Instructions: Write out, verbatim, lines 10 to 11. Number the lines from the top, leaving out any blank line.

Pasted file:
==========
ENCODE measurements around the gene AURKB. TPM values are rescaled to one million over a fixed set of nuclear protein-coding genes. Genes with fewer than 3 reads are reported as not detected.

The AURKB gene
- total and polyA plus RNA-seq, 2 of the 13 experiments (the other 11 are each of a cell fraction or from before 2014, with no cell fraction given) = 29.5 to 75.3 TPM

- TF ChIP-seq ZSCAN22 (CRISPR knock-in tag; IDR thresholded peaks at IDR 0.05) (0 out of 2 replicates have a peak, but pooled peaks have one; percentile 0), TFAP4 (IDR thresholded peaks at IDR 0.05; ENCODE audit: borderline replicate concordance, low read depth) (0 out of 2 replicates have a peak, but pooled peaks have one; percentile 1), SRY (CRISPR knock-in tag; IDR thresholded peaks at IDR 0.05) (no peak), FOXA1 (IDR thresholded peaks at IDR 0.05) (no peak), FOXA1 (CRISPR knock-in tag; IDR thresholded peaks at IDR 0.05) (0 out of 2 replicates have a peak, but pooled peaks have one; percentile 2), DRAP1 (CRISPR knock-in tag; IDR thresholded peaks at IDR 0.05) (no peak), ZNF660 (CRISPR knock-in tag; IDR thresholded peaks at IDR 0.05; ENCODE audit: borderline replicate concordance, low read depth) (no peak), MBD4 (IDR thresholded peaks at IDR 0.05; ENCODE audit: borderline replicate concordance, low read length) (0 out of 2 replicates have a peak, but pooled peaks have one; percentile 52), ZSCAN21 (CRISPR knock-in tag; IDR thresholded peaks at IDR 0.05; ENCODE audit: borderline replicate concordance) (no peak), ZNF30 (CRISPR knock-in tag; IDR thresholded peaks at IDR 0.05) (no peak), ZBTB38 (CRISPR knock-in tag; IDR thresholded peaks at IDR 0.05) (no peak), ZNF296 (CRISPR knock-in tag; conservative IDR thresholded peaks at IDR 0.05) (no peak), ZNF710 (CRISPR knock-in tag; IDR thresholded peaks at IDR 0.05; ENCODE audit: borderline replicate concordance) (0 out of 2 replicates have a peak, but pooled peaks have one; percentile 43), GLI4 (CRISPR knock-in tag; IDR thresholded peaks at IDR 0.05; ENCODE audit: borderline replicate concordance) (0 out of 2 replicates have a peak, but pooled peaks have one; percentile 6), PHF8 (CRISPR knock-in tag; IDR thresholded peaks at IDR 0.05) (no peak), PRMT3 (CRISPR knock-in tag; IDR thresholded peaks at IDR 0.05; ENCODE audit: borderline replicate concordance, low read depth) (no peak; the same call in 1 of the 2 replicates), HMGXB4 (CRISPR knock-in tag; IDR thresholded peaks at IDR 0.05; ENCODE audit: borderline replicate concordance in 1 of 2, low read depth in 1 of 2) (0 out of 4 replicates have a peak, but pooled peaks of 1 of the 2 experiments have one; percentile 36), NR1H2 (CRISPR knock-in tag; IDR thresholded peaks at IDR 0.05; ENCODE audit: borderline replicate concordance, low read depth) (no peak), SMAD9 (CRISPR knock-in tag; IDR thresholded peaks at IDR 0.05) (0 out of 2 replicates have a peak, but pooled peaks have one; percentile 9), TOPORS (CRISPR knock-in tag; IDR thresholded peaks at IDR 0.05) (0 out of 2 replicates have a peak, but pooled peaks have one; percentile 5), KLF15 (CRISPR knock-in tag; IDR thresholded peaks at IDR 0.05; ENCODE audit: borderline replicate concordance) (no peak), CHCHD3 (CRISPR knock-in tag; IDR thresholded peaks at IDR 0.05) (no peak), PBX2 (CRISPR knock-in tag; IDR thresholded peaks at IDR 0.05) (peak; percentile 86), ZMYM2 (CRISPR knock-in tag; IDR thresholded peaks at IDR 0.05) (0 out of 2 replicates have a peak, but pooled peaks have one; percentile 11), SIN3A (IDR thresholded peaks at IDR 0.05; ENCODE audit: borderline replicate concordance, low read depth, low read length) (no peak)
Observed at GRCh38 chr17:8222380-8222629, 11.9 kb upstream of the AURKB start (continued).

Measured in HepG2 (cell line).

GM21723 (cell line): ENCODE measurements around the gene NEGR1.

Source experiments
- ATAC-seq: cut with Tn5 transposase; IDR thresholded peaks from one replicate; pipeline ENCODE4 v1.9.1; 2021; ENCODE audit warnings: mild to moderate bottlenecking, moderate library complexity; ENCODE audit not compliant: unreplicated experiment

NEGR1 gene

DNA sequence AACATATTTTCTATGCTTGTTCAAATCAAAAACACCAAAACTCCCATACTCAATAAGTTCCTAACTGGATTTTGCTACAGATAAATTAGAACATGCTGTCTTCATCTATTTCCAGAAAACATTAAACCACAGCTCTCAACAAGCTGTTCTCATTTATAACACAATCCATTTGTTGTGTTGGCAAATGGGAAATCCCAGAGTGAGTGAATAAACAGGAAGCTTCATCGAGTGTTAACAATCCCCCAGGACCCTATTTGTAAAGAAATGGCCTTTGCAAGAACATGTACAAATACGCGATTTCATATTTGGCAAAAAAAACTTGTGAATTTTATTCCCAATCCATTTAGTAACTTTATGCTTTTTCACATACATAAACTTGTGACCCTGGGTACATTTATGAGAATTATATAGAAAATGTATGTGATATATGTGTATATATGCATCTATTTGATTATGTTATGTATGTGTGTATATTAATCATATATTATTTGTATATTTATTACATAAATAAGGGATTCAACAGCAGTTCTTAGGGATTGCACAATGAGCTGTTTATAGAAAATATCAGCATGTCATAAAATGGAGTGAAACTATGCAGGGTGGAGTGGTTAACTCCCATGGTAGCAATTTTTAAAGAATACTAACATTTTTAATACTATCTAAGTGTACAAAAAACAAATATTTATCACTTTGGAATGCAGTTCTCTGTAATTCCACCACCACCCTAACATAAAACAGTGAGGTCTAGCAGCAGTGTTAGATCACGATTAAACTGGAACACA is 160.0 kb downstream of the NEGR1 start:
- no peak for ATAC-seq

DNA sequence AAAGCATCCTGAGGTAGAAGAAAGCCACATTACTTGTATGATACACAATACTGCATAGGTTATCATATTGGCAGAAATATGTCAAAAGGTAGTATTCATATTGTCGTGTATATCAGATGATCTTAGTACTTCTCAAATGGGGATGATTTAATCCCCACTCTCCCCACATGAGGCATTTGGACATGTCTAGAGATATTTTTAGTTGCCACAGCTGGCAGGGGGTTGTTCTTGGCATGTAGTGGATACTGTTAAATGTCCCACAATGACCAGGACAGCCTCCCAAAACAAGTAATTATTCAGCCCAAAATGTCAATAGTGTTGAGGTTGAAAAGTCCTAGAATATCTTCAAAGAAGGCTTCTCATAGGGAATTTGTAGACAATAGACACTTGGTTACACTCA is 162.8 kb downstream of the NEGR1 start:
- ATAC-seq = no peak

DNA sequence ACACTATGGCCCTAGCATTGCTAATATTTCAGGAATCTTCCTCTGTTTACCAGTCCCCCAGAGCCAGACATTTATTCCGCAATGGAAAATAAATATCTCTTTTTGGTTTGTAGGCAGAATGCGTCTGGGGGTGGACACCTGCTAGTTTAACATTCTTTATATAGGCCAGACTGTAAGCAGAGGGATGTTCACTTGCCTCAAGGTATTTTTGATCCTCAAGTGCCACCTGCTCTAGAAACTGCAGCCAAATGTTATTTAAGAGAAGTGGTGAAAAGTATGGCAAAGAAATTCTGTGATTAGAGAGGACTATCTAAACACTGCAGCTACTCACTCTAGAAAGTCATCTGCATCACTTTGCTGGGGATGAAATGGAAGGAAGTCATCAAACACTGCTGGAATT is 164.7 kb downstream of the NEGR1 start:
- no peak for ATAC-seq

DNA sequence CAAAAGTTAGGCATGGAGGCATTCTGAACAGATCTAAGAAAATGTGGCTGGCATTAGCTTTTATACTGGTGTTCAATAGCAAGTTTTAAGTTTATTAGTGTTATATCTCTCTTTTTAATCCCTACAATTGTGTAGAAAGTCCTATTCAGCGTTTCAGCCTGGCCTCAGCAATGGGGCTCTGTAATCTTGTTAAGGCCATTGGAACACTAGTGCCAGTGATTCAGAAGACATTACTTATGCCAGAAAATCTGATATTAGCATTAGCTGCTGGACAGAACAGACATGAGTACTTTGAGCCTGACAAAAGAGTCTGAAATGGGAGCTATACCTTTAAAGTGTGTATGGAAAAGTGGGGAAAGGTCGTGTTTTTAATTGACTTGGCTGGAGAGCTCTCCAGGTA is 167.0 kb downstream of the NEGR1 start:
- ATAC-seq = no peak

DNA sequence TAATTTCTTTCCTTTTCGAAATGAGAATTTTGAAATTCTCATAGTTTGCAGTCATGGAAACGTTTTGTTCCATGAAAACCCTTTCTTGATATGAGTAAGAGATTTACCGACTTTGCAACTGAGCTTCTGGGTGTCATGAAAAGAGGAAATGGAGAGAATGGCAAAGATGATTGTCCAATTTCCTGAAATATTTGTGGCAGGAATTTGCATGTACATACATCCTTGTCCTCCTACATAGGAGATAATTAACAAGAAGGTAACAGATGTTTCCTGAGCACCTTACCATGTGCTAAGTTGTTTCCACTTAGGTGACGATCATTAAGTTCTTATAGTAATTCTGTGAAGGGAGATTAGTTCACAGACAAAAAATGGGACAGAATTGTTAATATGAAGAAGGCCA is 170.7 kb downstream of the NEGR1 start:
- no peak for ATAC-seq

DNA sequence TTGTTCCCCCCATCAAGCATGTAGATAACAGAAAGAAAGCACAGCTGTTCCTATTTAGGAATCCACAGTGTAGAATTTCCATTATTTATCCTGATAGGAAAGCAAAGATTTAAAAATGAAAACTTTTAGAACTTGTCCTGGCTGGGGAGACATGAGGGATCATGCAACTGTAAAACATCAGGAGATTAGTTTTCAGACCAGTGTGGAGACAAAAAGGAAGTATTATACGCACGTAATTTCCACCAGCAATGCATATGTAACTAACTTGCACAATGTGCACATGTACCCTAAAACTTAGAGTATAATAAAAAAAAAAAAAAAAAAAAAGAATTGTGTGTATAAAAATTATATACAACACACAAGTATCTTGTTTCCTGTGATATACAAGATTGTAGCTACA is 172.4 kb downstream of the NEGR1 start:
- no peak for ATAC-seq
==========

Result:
NEGR1 gene

DNA sequence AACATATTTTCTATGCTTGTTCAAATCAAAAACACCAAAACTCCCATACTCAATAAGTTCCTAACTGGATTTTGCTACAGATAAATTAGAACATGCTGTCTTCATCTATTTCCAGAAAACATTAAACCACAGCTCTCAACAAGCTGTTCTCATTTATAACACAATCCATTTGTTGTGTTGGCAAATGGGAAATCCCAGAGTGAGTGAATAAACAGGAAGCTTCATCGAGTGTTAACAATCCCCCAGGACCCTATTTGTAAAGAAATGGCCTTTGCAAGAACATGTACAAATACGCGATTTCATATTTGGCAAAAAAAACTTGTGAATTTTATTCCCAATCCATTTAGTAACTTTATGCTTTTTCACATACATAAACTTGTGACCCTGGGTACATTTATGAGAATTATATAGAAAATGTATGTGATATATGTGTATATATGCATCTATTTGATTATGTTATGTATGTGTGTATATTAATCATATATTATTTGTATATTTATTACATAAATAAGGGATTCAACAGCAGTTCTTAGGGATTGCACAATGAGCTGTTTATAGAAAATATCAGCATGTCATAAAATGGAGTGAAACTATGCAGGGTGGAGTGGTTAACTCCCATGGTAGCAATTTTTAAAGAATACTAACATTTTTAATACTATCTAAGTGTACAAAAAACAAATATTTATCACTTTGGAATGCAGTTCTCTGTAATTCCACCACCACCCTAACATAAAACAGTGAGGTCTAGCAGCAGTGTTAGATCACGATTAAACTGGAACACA is 160.0 kb downstream of the NEGR1 start: